Student PLNs: Reflecting on Reflections
Posted by: Edmodo
Thursday with Liz!
Reflections are one of the most power professional development tools we have as educators. It is what allows us to continue to improve and get better at what we do with our students. Like many of you, I love to try new things in my class whether it is a lesson, a project, or integrating a new technology tool. I have learned that reflecting on the successes and challenges of my teaching is what has allowed me to grow as an educator. Working as a middle school teacher, I also have the opportunity to reflect as a team with my colleagues on a regular basis. I am fortunate to work with a wonderful group of teachers and we spend as much time reflecting as we do in planning a team project, field trip, or IDU (interdisciplinary unit). I know that this is what helps our team to increase our effectiveness, efficiency, and relationships each year.
Being able to actively reflect on my teaching was not always easy. In the beginning of my teaching career, I was on survival mode. I spent the majority of my time in the planning and preparing stage. I had to figure out how to set up the lesson, create the handout, and determine what implementation would look like. I had a binder that I would file all my lessons and handouts in with hopes that it would make it easier for me the following year. What I didn’t realize at the time was that a binder full of handouts was just a collection of paper. I was missing the reflection piece that was key to helping me truly learn, improve, and grow.
As I gained more experience, I realized the importance of reflections and I decided to keep a daily journal of reflections in my lesson plan book. It took about five to ten minutes at the end of each day and ended up being one of the key factors in my personal development. The daily journal allowed me to reflect upon what made a lesson work well and more importantly how I could improve it the next time. I recorded my thoughts about the mechanics of the lesson as well as student management, engagement, and learning. This helped me to think about successive lessons and what I could do to tie lessons together or clear up misconceptions. It was also really important in planning to teach that lesson the following year or when sharing it with colleagues. I could really see how this reflective journal helped to improve my instruction.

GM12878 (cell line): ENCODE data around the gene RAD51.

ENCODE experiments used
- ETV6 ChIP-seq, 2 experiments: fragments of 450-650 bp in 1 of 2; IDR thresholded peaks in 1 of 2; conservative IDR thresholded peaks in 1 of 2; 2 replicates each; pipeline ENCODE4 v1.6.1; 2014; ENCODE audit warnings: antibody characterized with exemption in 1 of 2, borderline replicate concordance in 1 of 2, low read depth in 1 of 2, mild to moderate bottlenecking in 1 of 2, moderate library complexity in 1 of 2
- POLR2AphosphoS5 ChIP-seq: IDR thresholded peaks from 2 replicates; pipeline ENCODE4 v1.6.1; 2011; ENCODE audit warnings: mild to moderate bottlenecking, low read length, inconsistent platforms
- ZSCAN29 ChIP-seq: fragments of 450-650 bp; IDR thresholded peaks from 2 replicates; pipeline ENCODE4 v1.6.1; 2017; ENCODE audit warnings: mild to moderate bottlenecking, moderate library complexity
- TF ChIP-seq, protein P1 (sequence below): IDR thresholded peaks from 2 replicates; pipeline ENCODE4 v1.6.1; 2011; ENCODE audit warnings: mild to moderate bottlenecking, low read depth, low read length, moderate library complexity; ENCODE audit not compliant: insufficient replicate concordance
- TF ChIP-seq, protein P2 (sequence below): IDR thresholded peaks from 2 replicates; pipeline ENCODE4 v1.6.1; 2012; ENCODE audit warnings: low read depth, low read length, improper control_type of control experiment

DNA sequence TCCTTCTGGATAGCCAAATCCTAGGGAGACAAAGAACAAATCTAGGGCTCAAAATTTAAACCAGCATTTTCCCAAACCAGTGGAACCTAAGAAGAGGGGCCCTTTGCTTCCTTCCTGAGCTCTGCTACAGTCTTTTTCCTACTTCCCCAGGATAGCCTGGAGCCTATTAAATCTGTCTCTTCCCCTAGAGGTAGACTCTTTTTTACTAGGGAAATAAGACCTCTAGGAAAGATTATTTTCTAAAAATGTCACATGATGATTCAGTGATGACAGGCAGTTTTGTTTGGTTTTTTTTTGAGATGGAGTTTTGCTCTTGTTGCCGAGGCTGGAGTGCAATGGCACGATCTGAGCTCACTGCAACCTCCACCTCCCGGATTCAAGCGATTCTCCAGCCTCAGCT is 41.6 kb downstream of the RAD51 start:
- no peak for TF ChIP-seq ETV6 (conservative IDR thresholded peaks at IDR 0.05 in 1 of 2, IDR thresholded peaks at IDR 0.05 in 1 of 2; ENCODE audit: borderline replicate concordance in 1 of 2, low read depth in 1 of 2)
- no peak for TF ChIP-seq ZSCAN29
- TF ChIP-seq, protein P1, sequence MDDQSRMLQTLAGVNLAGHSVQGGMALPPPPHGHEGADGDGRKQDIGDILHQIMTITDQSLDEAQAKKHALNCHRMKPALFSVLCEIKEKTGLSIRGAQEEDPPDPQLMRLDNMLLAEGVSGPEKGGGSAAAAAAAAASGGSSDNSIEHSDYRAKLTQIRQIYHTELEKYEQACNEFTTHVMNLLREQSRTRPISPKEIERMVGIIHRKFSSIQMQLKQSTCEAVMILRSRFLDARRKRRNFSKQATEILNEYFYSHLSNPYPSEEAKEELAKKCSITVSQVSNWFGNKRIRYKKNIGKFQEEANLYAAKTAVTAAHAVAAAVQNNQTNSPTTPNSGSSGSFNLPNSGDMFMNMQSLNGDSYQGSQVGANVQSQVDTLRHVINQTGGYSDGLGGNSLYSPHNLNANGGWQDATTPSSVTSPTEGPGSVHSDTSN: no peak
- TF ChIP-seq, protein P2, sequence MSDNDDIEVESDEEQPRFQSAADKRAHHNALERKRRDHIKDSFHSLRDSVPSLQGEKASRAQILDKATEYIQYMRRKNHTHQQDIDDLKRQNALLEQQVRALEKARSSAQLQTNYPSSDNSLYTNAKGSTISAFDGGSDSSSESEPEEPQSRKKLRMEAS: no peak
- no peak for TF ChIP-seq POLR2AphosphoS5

Although I have always had students reflect on their learning, I never really thought about how powerful of a tool this could be in my classroom to improve student understanding and learning. At the end of a unit or activity I would ask my students what they learned or how the lesson could be improved, but I didn’t really know if it was making an impact on them. I realized that recording reflections could be as powerful for my students as it was for me toward increasing learning and growth. I decided to have my students reflect and share about their learning on a regular basis. Instead of the reflections being anecdotal or just between teacher and student, I decided to have students use Edmodo to regularly publish and share their thoughts with their peers. I also decided to let students choose whether they would write, audio record, or video tape their reflections.
I have really enjoyed having students reflect, share, and connect what they are learning about in class. I see the quality of their reflections improve as the year goes on and I know that it is partly because it will be read or seen by their peers. It is especially rewarding when students reflect on what their classmates have said and when they connect it to their own learning. Learning and engaging in each other’s reflections is what adds to the value of the student PLN.
I’d love to hear your thoughts and ideas for incorporating student reflections in your class and how you think it impacts student learning.
Until next time…Aloha!